Saturday, October 16, 2004

Gallinule and hawks

I feel like I've been neglecting the Red-tailed Hawks. My curiosity for all the other fascinating seasonal changes has briefly lead me away from my "friends". While watching the Purple Gallinule today seven of the local Red-tailed Hawks breezed in to interrupt the afternoon's focus. I also recently watched a pair of Red-tailed Hawks hunting above me in the Bronx Botanical Gardens. Last night I received an e-mail from my friend Janet with a report of her observations of the Red-tailed Hawks in the Green-wood Cemetery. Maybe I should take these experiences as a subtle reminder. I wonder how all the young from this year's broods are surviving? Are they even all alive?

Gallinule food

(Photo credit - Rob J)

I walked over to the end of the Peninsula at around 1pm. Steve was taking some photographs of the gallinule and there were a few other birders hanging around. Sean arrived with his camera a few minutes later. It's always nice to see a rare bird in the local park but it's even more satisfying when it's a relatively tame individual. There have been trucks and back-hoes working nearby and an electric boat giving lake tours passing by every fifteen minutes yet the gallinule seems unfazed and continues feeding. The steady stream of birders arriving at the water's edge have been able to get unusually close looks at this seemingly domesticated young bird. It's given me an opportunity to study this bird for long, uninterrupted stretches.

Sean and I were curious what he was eating so we used a long branch to drag a section of water-primrose onto the shore. Underneath some of the leaves we found minute, freshwater snails. I suppose that as long as the lake doesn't freeze he has little competition for the Brooklyn escargot. When he is feeding he habitually twitches his tail straight up. He also holds his wings down which allows his tail to fit perfectly into the notch created between his secondary and tertial wing feathers. We wondered if the flashing, white undertail feathers acted as some sort of warning for predators trying to sneak up from behind.

Hawk food





(Photo credit - Sean Sime)

Warm air rising off of the exposed concrete slab of the dry skating rink creates a convenient lift for the hawks. Breeze Hill, adjacent to the rink has been hit by southwest winds all day, also creating a perfect updraft. At one point there were five hawks hanging in the air above our section of the park. I said that I hoped none of them had any interest in the gallinule. A few minutes later one of the juvenile Red-tailed Hawks that had been kiting over the rink began to descend in our direction. He seemed to be watching the gallinule who was, as usual, feeding out in the open. He flew thirty feet over the small bird's head then ascended to a perch in a Pagoda tree. His perch had a straight shot at the hungry gallinule. I began to imitate the call of a Red-tailed Hawk hoping to distract him from the small bird. He took off from his perch and headed right towards the Purple Gallinule. Fortunately the gallinule headed for cover and the hawk veered off at the last moment. From within the protection of the phragmites the gallinule made a soft, crying call.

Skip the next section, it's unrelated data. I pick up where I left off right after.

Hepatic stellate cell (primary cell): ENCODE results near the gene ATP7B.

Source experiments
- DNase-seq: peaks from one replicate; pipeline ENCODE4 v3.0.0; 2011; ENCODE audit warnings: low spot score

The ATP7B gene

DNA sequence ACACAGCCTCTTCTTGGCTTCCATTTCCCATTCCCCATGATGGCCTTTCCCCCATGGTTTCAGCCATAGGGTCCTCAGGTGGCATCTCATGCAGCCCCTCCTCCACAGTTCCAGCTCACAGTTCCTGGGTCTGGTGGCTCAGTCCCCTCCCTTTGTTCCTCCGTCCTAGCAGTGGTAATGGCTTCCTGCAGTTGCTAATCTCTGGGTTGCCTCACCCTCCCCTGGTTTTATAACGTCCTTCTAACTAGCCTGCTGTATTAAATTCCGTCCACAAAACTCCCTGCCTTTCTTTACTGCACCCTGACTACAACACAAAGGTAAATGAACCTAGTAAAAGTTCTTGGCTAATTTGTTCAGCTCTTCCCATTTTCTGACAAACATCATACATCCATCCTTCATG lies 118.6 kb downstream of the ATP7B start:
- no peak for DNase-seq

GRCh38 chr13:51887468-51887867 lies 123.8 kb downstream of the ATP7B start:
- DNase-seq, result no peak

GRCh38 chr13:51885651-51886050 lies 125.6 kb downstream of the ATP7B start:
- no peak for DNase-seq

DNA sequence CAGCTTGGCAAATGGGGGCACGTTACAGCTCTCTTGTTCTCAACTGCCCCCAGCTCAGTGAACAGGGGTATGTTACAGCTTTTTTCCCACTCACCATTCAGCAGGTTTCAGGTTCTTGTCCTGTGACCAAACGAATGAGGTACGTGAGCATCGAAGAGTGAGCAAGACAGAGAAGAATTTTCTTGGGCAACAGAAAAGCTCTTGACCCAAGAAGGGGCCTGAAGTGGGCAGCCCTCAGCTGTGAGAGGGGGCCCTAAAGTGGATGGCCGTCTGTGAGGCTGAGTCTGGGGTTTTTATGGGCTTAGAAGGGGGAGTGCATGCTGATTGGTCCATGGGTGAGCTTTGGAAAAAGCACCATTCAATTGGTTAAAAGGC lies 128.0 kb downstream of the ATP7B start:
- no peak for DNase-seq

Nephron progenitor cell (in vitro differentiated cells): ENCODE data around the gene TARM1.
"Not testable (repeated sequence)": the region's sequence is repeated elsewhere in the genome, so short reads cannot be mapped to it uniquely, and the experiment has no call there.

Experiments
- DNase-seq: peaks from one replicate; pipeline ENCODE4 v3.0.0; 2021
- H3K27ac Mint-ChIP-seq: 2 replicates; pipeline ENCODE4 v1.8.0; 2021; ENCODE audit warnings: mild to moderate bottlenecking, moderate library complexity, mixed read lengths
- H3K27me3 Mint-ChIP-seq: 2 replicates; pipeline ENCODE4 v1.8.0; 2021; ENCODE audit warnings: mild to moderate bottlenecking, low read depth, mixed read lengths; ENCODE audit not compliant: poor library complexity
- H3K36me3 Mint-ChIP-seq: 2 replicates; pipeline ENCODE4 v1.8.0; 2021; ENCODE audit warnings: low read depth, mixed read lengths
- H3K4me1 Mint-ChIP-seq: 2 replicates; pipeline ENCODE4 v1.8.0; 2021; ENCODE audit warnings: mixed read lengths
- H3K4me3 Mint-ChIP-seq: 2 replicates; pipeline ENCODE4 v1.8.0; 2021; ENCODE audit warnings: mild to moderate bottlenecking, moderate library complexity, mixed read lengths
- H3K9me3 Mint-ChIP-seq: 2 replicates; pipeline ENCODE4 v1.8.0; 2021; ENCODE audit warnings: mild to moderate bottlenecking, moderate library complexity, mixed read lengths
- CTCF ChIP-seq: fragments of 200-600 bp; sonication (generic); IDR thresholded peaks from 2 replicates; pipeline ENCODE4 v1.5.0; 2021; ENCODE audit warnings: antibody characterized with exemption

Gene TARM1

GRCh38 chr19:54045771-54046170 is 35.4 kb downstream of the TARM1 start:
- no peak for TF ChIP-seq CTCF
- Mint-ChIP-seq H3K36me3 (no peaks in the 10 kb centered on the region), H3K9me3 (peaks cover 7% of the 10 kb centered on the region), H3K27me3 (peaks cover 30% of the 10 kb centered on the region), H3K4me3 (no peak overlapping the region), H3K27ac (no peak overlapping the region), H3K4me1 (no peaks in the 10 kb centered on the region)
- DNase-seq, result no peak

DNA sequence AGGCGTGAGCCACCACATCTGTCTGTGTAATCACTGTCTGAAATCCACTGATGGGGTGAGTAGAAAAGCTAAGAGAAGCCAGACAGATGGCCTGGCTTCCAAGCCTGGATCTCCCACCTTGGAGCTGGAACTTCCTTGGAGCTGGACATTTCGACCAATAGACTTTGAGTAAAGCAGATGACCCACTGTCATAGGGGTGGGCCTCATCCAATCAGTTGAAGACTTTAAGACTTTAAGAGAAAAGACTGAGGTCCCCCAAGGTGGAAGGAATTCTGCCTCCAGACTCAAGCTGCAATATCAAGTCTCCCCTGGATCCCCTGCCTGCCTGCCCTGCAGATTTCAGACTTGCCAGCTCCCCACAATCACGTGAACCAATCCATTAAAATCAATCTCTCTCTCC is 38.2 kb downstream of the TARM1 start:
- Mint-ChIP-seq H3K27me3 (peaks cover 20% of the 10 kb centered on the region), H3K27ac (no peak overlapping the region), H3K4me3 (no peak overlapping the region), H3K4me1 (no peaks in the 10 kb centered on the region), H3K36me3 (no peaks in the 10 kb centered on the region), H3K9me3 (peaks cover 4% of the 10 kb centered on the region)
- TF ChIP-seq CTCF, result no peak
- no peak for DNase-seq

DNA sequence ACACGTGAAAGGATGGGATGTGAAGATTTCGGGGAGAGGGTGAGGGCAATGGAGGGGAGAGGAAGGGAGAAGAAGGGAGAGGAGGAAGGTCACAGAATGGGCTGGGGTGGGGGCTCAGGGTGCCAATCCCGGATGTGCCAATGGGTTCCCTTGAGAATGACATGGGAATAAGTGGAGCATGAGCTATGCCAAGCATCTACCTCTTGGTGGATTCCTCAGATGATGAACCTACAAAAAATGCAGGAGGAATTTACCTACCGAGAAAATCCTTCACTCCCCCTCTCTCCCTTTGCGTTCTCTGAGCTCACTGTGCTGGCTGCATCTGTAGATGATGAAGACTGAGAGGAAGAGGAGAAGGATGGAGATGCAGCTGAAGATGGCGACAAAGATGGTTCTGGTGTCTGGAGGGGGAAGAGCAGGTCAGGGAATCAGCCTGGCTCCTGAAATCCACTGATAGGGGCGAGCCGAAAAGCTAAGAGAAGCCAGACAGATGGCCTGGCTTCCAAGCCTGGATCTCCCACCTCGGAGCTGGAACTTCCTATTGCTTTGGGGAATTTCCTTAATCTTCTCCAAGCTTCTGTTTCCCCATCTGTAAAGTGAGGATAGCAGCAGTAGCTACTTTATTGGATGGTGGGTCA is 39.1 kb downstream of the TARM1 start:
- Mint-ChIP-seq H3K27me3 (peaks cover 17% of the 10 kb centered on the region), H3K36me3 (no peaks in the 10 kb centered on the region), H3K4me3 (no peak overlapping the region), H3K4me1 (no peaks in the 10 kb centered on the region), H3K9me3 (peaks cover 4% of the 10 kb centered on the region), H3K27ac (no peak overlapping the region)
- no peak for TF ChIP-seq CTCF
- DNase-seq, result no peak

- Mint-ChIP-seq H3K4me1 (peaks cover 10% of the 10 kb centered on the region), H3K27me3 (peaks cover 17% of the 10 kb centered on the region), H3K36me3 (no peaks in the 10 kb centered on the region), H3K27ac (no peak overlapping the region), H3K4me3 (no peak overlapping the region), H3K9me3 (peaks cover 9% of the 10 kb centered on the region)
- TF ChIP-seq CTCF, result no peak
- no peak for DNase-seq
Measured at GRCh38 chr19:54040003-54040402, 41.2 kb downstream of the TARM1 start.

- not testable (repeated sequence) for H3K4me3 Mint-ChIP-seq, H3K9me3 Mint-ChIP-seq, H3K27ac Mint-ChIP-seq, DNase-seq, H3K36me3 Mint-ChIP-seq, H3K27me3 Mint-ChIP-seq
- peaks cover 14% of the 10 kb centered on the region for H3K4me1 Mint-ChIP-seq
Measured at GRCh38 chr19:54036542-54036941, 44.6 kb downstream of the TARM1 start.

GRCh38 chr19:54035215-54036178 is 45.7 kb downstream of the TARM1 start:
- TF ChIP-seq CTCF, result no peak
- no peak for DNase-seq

Through the afternoon we had more Red-tailed Hawk sightings in that area, as well as, a Sharp-shinned Hawk, a Cooper's Hawk and one Osprey. Would the inexperienced gallinule be able to avoid the unrelenting predators? We began to wonder if he could even fly as we had only observed him walking around. Eventually, at about 2pm we saw him flying across the water towards the skating rink. His exceptionally long toes hung down and nearly skimmed the water. I hope that he regains a sense of direction soon and heads south on the next northwest winds. Brooklyn may be a nice place to live but not for a Purple Gallinule.

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Prospect Park, 10/16/2004
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Pied-billed Grebe
Double-crested Cormorant
Brant (40, Flying over Peninsula towards lake.)
Wood Duck
Northern Shoveler
Ruddy Duck
Osprey
Sharp-shinned Hawk
Cooper's Hawk
Red-tailed Hawk (4 adults, 3 juveniles.)
Purple Gallinule (Upper Lullwater across from rink.)
American Coot
Ring-billed Gull
Northern Flicker
Eastern Phoebe
Ruby-crowned Kinglet
Gray Catbird
Common Yellowthroat
White-throated Sparrow

Other resident species seen (or heard):
Canada Goose, Mute Swan, American Black Duck, Mallard, Herring Gull, Rock Pigeon, Mourning Dove, Red-bellied Woodpecker, Hairy Woodpecker, Blue Jay, American Robin, European Starling, Song Sparrow, Northern Cardinal, Red-winged Blackbird, House Sparrow

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